The NOI has worked to rehabilitate drug addicts, reform prostitutes, and keep Black youth out of gangs. It has helped some newly released ex-convicts make a new start and stay out of jail. During the 1980s crack cocaine epidemic, the U.S. Department of Housing and Urban Development employed several private firms run by members of the Nation of Islam to provide security in housing projects in predominantly Black neighborhoods. The ADLwas successful in lobbying congress to sever the HUD contracts.
The official doctrines, as stated by Elijah in Message to the Blackman in America published in 1965, are as follows:
- Full and complete freedom.
- Equal justice under the law.
- Equality of opportunity.
- The right for people in America whose parents or grandparents were descendants from slaves to be allowed, to establish separate state or territory of their own -- "either on this continent or elsewhere."
- Freedom for all believers of Islam now held in federal prisons, as well as freedom for all Black men and women now under death sentence in innumerable prisons in the North as well as the South.
- Freedom to accept or reject the establishment of a land of their own.
- An immediate end to the police brutality and mob attacks against Blacks throughout the United States.
- Equal employment opportunities, if a separate territory cannot be established.
- For the government of the United States to exempt our people from all taxation as long as long as Blacks are deprived of equal justice under the laws of the land.
- Equal education, but separate schools up to 16 for boys and 18 for girls on the conditions that the girls be sent to women's colleges and universities. The platform also stated that the teachers for these schools would be Black as well.
- A prohibition on interracial mixing and intermarriage. (The intention was to maintain the purity of Islam.)
The official credo as published by the NOI states:
- Belief in the one God, Whose proper name is Allah.
- Belief in the Holy Qur-an and the scriptures of all the prophets of God.
- Belief in the truth of the Bible, though tampered by human history.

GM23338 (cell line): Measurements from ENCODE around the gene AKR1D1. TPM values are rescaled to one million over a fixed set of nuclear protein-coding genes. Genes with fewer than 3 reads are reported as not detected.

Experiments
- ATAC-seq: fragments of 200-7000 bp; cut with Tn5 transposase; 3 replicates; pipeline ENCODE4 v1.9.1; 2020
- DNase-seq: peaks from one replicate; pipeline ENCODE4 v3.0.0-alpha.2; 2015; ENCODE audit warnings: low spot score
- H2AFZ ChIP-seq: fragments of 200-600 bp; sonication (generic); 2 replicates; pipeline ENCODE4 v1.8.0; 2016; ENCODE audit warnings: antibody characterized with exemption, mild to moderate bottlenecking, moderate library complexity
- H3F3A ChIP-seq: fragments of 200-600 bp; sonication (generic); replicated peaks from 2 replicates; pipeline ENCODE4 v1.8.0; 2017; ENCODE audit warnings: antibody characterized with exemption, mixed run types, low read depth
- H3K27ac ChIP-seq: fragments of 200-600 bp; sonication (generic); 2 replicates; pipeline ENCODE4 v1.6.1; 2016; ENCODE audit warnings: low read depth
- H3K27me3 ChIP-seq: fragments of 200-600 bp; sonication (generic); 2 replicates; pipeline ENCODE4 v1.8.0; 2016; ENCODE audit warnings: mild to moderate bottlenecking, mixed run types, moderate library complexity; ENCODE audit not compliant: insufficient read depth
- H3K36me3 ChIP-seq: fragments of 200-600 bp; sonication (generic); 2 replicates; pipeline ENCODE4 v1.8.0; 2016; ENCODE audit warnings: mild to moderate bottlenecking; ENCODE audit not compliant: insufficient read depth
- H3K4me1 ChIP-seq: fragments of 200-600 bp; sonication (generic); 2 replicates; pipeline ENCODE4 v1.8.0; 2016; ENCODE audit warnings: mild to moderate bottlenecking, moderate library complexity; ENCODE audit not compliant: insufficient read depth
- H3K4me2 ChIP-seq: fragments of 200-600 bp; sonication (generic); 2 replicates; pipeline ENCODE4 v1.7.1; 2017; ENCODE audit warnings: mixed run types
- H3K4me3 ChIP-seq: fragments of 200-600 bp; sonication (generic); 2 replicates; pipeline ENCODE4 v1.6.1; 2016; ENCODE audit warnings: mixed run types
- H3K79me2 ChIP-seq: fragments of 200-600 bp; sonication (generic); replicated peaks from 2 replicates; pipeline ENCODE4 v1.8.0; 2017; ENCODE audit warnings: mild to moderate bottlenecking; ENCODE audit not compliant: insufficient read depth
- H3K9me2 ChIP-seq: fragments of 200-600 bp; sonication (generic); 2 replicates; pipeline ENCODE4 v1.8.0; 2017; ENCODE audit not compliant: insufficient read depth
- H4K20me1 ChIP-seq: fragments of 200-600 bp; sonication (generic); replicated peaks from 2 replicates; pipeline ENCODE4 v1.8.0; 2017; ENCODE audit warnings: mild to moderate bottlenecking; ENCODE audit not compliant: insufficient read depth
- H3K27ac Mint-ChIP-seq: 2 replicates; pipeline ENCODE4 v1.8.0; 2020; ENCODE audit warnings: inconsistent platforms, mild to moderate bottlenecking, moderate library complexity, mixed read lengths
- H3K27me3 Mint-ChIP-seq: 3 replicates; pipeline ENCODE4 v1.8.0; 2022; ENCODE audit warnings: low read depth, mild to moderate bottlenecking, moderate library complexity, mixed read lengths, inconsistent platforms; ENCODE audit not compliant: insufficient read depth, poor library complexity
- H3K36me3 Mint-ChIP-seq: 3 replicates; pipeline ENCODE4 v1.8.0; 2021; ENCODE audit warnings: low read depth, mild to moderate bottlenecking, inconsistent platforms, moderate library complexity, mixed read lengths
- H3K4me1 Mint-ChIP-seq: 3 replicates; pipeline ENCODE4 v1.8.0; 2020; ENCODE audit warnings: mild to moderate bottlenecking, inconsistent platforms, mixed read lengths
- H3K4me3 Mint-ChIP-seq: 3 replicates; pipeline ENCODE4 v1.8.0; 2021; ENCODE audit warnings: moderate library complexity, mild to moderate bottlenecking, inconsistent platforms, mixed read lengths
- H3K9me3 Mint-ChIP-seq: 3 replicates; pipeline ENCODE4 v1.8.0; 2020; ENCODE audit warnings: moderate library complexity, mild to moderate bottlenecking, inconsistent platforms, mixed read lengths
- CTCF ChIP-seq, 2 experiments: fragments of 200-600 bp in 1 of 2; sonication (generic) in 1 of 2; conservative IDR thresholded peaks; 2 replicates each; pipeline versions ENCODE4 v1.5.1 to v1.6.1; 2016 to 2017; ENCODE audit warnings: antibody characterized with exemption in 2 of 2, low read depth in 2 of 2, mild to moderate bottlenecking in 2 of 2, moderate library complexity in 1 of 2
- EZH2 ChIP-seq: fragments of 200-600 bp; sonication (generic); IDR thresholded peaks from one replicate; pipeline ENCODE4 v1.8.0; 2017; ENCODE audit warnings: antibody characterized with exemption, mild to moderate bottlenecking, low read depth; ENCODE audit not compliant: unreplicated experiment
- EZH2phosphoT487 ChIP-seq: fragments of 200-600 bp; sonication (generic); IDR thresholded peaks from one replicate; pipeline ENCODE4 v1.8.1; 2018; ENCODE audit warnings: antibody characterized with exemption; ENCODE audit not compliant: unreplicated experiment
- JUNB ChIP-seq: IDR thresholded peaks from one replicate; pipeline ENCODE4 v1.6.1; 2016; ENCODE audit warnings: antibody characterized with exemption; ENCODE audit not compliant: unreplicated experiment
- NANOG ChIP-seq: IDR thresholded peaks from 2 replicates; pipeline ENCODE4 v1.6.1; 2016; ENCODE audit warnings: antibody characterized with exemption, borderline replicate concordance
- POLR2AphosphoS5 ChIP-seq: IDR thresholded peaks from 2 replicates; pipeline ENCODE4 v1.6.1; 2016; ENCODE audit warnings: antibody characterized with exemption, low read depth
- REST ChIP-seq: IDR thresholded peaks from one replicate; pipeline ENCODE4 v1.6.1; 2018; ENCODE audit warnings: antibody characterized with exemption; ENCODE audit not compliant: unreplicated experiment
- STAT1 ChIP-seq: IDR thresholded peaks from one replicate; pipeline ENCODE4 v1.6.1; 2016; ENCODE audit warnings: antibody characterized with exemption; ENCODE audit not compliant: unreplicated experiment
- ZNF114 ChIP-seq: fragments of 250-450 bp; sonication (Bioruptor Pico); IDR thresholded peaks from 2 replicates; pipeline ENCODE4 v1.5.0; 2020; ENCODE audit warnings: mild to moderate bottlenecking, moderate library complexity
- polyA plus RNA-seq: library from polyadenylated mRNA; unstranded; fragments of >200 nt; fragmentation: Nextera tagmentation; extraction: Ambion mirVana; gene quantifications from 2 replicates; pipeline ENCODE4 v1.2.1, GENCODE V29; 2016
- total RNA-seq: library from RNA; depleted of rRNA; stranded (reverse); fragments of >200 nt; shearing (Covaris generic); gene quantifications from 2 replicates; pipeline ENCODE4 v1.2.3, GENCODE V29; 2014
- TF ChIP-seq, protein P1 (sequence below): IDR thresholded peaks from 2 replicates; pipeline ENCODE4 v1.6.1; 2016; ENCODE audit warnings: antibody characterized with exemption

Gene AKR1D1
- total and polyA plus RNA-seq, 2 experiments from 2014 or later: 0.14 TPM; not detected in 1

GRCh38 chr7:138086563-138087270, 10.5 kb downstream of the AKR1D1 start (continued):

- Belief in Allah's prophets and the scriptures they brought to the people.
- Belief in the "mental" resurrection of the dead -- not in physical resurrection but mental resurrection.
- Belief in the Judgement Day. The first such judgment would take place, as God revealed, in America.
- Belief in the need to separate White and Black people into separate territories.
- Belief in justice and equality for all peoples.
- Respect for American laws and citizenry.
- Belief in the hypocrisy of racial integration.
- Belief that the American economy would not be able to furnish enough jobs for unemployed Black-Americans.
- Belief that Black-Americans should not be forced to fight in wars "which take the lives of humans".
- Belief in the respect of Black women.
- Belief that Allah appeared in the Person of Master Wallace Fard Muhammad, July, 1930 -- the long awaited messiah of the Christians and the Mahdi of the Muslims. Further, that God would bring about a universal government of peace.
Sources: Wikipedia.org; http://www.noi.org/muslim_program.htm; Assignment of Mr. Elijah Muhammad, The Supreme Wisdom, February 20, 1934; Power at Last Forever, Minister Louis Farrakhan, Madison Square Garden, New York, October, 1985; Elijah Muhammad's 1961 "Atlanta Speech;" Elijah Muhammad, Message to the Blackman in America, Muhammad's Temple No. 2, 1965; Dorothy Blake and Fardan, Yakub and the Origins of White Supremacy, Lushena Books, 2001; Malcolm X and Alex Haley, The Playboy Interview: Malcolm X, Playboy Magazine, May 1963; http://www.finalcall.com/; http://www.adl.org/focus_sheets/focus_islam.asp;